FAQs: Tour Operators Margin Scheme (TOMS) and VAT

FAQs: Tour Operators Margin Scheme (TOMS) and VAT

VAT is supposed to tax only the “value added” by a business on the price of the underlying goods or services. It is chargeable and recoverable at each point in the supply chain until the final consumer. Yet for business travel purchased from a travel management company (TMC) using the Tour Operators Margin Scheme (TOMS), exactly the opposite takes place.

In this article, Richard Haye, Director of VAT Reclaim at Ryan, answers the most asked questions about the TOMS scheme and its relationship with UK VAT.

What Is TOMS?

TOMS is a special VAT accounting scheme designed to be applicable to businesses that purchase and resell travel services as part of a tour package. It allows tour operators to not have the requirement to register for VAT in countries where the end users may be travelling. Without it, tour operators could have numerous VAT registration numbers and the required VAT accounting processes and procedures to undertake. Further, this administrative burden does not offer a practical gain to either the tour operator or the individual going on the package holiday (as they are not registered for VAT). In essence, it simplifies the VAT accounting and compliance obligations for businesses operating in the travel industry.

How Does TOMS Work?

Tour operators can use multiple underlying suppliers to provide travel services, for example, airfare, hotel, taxi transfer, all of which they resell at a margin to make their profit for business purposes. Crucially, under TOMS, the margin is the taxable supply on which VAT is due by the tour operator.

It also means the tour operator is blocked from recovering input VAT on the travel services directly used by the end user.

However, if a company is the end user, then they also receive a supply on which no VAT is recoverable. This can prejudice fully taxable businesses as they have the right to recover VAT subject to normal rules.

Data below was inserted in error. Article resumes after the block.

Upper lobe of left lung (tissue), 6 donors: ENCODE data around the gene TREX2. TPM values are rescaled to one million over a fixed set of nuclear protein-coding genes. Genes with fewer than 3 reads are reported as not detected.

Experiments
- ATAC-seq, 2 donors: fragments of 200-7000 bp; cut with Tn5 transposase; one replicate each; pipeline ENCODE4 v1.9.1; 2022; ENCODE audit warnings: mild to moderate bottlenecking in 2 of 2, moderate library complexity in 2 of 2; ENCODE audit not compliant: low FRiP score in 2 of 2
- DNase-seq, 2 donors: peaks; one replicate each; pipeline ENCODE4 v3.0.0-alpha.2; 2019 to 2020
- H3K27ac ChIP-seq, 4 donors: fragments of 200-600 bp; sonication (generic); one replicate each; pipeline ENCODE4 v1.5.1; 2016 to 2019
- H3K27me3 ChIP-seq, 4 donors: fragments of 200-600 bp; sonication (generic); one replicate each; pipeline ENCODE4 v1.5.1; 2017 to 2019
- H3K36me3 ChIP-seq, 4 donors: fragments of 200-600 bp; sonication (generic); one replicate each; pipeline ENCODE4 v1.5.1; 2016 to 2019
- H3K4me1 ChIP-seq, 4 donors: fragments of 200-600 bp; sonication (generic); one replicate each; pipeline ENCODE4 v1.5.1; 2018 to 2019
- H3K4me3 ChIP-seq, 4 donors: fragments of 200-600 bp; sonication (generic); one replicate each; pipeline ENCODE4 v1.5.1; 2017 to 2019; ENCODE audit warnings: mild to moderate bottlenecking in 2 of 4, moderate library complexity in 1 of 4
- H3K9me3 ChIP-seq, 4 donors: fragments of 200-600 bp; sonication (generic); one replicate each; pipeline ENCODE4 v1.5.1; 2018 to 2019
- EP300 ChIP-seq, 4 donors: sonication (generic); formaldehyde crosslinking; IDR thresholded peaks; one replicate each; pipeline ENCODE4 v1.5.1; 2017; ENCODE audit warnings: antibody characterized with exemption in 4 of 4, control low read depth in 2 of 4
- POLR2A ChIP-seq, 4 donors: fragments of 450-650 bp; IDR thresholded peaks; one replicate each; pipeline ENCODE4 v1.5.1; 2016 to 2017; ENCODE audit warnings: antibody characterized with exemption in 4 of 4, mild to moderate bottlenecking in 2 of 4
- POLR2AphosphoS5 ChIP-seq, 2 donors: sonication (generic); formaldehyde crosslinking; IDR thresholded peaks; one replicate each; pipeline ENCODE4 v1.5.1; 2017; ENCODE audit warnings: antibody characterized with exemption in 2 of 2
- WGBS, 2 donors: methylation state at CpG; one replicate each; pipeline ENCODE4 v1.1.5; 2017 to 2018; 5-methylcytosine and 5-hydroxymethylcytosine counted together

Who Is Eligible to Use TOMS?

TOMS is specifically designed for businesses that buy and sell travel services as part of a tour package. This includes tour operators, travel agents, and other businesses that package and sell travel services.

What Type of Travel Services Does TOMS Cover?

TOMS covers a wide range of travel services, including accommodation, transportation (such as flights, trains, and buses), and other ancillary services provided as part of a tour package.

How Do Businesses Account for VAT Under TOMS?

Businesses using TOMS must calculate the VAT due on their profit margin and account for it on their VAT return. They are not required to separately account for VAT on the individual components of the tour package. Businesses can determine how they work with their TMC, which can alter the implications. This is determined as to how the travel agent and company organise their relationship and who the underlying travel supplier sees as the customer. In the UK, the terms used are Disclosed Agent and Undisclosed Agent.

As an Undisclosed Agent, the travel agent reserves and pays for the travel supplies and then charges on the multiple underlying supplies as necessary. In this scenario, the underlying supplier, for example a hotel, charges the travel agent and passes on the cost plus their margin. Here’s a simple diagram:

diagram 1

VAT of €28.13 is not recoverable.

A Disclosed Agent is where the TMC defines the final consumer with the travel supplier (hotel in our example). Separately, the travel agent has their supply of travel booking services to the final consumer. Here’s a simple diagram:

diagram 2

VAT recoverable and final consumer, which is a business, can account for €28.13 of input VAT.

Tour operators are an important and necessary part of the travel industry; however, some businesses using a TMC could benefit from looking at how that relationship operates.

Where Can Businesses Find More Information About TOMS and VAT?

Businesses can find more information about TOMS and VAT on the official website of their country’s tax authority – the UK TOMS information can be found here – or by consulting with a tax adviser, such as Ryan, that specialises in VAT for the travel sector.

To explore how Ryan’s tax specialists can support your business with the most recent changes to TOMS and understand how the rules require VAT to be accounted for, simply fill in the form below.